Multinational pharmaceutical company GlaxoSmithKline will be tackling treatment of nonalcoholic steatohepatitis (NASH), a fatty liver condition, as part of its $1 billion asset pact engagement with Arrowhead Pharmaceuticals. NASH affects millions of Americans, particularly those with obesity and/or Type-2 diabetes. It produces a fat buildup in the liver that can cause scarring and lead to severe liver damage, liver failure, or death in some cases.
Treating the condition has been a risky proposition in recent years, as poor efficacy in monotherapies and safety concerns have cut down a swath of NASH programs as they were gaining traction. Arrowhead and GlaxoSmithKline hope to turn this around with the former's experimental early clinical-stage RNAi therapy ARO-HSD, which targets a member of the hydroxysteroid dehydrogenase family called HSD17B13. Executives at Arrowhead have posited that the industry's struggle in this space is due to a wrongheaded tunnel vision for addressing liver fat that overshadows the importance of halting fibrosis. Genetic data is suggesting that not only is ARO-HSD a novel vector for dealing with the fibrosis side of the equation, but it also has the capacity to positively interact with other fibrotic liver diseases such as cirrhosis and alcoholic hepatitis.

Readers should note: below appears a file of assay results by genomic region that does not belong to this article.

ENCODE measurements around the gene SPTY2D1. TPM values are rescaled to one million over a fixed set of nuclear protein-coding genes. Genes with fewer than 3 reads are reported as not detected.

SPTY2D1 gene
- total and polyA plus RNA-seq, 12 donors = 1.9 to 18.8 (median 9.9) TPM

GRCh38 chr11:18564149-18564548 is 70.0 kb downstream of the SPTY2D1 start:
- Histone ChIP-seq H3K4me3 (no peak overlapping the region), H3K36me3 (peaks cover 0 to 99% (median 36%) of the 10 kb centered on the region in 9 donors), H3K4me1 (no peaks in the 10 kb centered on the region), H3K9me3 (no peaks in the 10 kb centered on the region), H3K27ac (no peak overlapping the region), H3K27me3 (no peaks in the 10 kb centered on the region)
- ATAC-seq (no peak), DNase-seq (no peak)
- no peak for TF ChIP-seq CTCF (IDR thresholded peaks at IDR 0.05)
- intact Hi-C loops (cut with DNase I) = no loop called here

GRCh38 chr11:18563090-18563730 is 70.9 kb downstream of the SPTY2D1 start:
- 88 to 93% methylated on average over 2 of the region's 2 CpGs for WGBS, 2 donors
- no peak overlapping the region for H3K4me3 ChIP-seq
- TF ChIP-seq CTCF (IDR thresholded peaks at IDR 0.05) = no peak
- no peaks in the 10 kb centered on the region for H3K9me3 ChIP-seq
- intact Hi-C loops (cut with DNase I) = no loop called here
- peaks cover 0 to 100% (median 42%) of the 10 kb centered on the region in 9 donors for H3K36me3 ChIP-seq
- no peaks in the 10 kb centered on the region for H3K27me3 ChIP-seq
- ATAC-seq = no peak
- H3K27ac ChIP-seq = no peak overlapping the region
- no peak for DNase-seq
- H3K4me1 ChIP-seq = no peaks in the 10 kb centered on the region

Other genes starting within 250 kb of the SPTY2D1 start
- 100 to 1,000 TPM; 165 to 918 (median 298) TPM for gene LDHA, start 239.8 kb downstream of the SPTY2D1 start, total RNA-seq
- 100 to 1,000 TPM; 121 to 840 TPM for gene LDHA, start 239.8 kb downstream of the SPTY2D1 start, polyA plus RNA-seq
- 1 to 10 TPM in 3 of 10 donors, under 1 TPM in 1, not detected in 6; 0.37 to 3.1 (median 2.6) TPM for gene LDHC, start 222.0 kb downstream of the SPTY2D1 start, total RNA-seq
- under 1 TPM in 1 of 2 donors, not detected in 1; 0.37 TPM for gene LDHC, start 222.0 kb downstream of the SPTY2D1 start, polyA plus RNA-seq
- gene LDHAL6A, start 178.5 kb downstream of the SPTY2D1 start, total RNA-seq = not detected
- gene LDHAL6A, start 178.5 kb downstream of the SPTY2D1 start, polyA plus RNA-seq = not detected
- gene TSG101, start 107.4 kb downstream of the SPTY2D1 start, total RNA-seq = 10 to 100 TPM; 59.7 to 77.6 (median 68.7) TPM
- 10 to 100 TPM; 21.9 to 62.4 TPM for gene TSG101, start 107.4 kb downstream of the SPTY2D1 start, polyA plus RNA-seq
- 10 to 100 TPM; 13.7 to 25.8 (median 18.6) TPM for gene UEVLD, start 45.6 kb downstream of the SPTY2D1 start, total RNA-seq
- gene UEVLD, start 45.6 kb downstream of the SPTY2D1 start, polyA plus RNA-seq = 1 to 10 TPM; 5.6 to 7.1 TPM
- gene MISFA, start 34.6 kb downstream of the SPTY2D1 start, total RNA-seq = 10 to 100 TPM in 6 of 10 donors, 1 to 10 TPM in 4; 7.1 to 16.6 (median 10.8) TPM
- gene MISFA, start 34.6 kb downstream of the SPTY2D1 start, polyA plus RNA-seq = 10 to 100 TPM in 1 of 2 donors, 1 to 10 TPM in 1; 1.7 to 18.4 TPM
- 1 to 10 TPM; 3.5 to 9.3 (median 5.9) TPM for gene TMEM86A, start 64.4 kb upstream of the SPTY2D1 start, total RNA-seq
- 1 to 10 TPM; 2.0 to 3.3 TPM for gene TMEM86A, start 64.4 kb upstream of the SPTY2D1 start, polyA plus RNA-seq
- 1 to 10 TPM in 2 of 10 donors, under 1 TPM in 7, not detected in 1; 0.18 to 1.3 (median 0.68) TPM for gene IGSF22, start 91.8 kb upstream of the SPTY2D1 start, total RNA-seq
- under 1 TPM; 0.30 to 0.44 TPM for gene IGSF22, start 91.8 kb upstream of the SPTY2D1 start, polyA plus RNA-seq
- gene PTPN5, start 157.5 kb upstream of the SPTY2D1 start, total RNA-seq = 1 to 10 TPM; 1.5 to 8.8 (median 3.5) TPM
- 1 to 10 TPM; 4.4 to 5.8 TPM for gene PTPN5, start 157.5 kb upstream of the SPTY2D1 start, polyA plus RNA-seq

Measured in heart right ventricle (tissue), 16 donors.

GlaxoSmithKline is optimistic that this backloaded venture will fare much better than its previous cancer-based pact with Merck. In that deal, the pharma giant put in over $4 billion and ended up with empty pockets—as well as no tangible upshot.